South Carolina Sen. Lindsey Graham easily won his primary Tuesday against a fellow Republican who hammered his ties to Arizona Sen. John McCain.

In Virginia, early results showed a county official beating a former congresswoman in the bitter Democratic contest for the seat being vacated by retiring Republican U.S. Rep. Tom Davis.

And in Maine, Democrats chose between Rep. Tom Allen and political newcomer Tom Ledue in a U.S. Senate primary while both parties settled hard-fought races in the 1st Congressional District in the southern part of the state.

With more than 30 percent of precincts reporting in South Carolina, Graham had 70 percent of the vote, compared with 30 percent for challenger Buddy Witherspoon.

Witherspoon, a retired orthodontist and former Republican National Committee member, has criticized the one-term incumbent as too liberal for conservative South Carolina.

Graham had also taken heat from potential Democratic challengers on a failed illegal immigration measure he and McCain crafted.

Attorney Michael Cone and engineer Bob Conley were seeking the Democratic Party's nod to run for Graham's seat Tuesday. Graham's immigration measure, which would have provided a path to citizenship, drew derision last year at the state GOP convention, and Cone and Conley both call the plan amnesty for illegal immigrants.

South Carolina resident Jamie Devane said his vote for Witherspoon Tuesday was a vote against Graham on the immigration issue.

"I just think it's time to kick the people out who aren't supposed to be here," he said.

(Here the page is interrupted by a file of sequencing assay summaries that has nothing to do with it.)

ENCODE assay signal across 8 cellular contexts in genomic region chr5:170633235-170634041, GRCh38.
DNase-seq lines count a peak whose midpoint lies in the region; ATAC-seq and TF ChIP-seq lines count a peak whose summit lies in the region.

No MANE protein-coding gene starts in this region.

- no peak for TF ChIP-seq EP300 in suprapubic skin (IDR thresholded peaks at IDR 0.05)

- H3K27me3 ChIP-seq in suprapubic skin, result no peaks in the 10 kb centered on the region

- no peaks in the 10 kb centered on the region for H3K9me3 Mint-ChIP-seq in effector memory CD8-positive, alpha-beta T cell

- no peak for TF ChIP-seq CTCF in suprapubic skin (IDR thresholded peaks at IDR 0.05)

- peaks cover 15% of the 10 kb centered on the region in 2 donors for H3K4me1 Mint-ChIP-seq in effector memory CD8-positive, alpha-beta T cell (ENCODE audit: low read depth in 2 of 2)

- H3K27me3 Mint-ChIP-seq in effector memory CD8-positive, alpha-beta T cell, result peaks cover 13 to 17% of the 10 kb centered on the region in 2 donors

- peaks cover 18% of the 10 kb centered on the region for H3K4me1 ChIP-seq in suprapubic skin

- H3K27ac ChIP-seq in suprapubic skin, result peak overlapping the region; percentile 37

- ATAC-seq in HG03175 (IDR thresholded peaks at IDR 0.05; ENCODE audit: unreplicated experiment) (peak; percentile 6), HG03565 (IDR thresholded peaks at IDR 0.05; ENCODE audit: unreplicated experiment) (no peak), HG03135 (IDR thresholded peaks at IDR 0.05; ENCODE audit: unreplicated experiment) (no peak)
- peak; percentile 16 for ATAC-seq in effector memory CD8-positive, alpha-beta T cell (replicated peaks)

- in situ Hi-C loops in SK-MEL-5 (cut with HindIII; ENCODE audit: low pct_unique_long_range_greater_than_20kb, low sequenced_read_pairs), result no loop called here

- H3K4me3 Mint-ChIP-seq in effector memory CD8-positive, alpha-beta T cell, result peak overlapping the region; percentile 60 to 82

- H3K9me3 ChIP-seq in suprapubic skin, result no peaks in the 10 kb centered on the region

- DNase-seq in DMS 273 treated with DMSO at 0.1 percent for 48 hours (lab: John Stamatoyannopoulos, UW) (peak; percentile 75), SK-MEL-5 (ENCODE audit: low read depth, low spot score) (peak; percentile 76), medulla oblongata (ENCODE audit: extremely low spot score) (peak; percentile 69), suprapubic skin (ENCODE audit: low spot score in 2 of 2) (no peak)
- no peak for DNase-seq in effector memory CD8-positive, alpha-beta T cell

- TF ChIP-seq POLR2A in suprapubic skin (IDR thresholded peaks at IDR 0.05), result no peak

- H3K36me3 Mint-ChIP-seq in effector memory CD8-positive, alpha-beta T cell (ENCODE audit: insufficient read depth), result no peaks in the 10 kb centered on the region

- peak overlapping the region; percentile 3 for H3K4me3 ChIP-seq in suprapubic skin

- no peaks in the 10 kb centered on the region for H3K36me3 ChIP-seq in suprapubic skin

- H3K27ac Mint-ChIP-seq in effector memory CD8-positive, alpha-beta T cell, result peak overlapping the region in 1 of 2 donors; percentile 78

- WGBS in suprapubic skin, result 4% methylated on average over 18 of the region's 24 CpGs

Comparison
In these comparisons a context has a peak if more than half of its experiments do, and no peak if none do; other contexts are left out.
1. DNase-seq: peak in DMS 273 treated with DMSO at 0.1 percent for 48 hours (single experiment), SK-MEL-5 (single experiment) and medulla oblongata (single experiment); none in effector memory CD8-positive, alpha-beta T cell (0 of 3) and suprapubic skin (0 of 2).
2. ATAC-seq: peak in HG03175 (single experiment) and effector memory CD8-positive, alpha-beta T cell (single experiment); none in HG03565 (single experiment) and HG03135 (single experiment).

But Graham, an Air Force Reserve colonel who has served in Iraq, had name recognition and a huge financial advantage. McCain won the January primary in South Carolina and Graham has used his endorsement in television ads.

"I think he votes in our best interest, to take care of our troops and needing an actual immigration law instead of the way it is right now," said retired construction worker Glenn Muskovin, who said he voted for Graham even though he doesn't always agree with him. "He hasn't wavered like a lot of politicians."

Farther north, Democrats are hoping to pick up a seat in Virginia's 11 Congressional District, where Republican moderate Davis is retiring after nearly 14 years. He represents suburbs in and around the Capital Beltway, including much of Fairfax County, the wealthiest in the nation.

The two leading Democratic candidates are longtime rivals. Gerry Connolly is chairman of the Fairfax County Board of Supervisors and former Rep. Leslie Byrne held the seat for one term before losing it to Davis in the Republicans' 1994 takeover of Congress. With nearly 50 percent of precincts reporting, Connolly had 54 percent of the vote, compared with 36 percent for Byrne. Two other Democrats trailed.

The primary winner will face Republican Keith Fimian, a businessman making his first run for office.

Voters in northern Virginia were also deciding nomination fights in two other congressional districts Tuesday.

In Maine, Allen, a six-term congressman from Portland, was favored to defeat Ledue, a high school administrator from Springvale, for the chance to challenge two-term Sen. Susan Collins. She was unopposed in the Republican primary.

Southern Maine's 1st District, where Allen is giving up his seat, featured a hotly contested six-way Democratic race and a two-way Republican contest.

And in Georgia, a political consultant and a national guardsman serving in Iraq were in a runoff to replace a state lawmaker facing prison time for money laundering. The House seat representing an area east of Atlanta was vacated by state Rep. Ron Sailor, who pleaded guilty to laundering $375,000 in drug money for an undercover agent posing as a drug dealer.

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Associated Press writer Glenn Adams in Augusta, Maine, contributed to this report.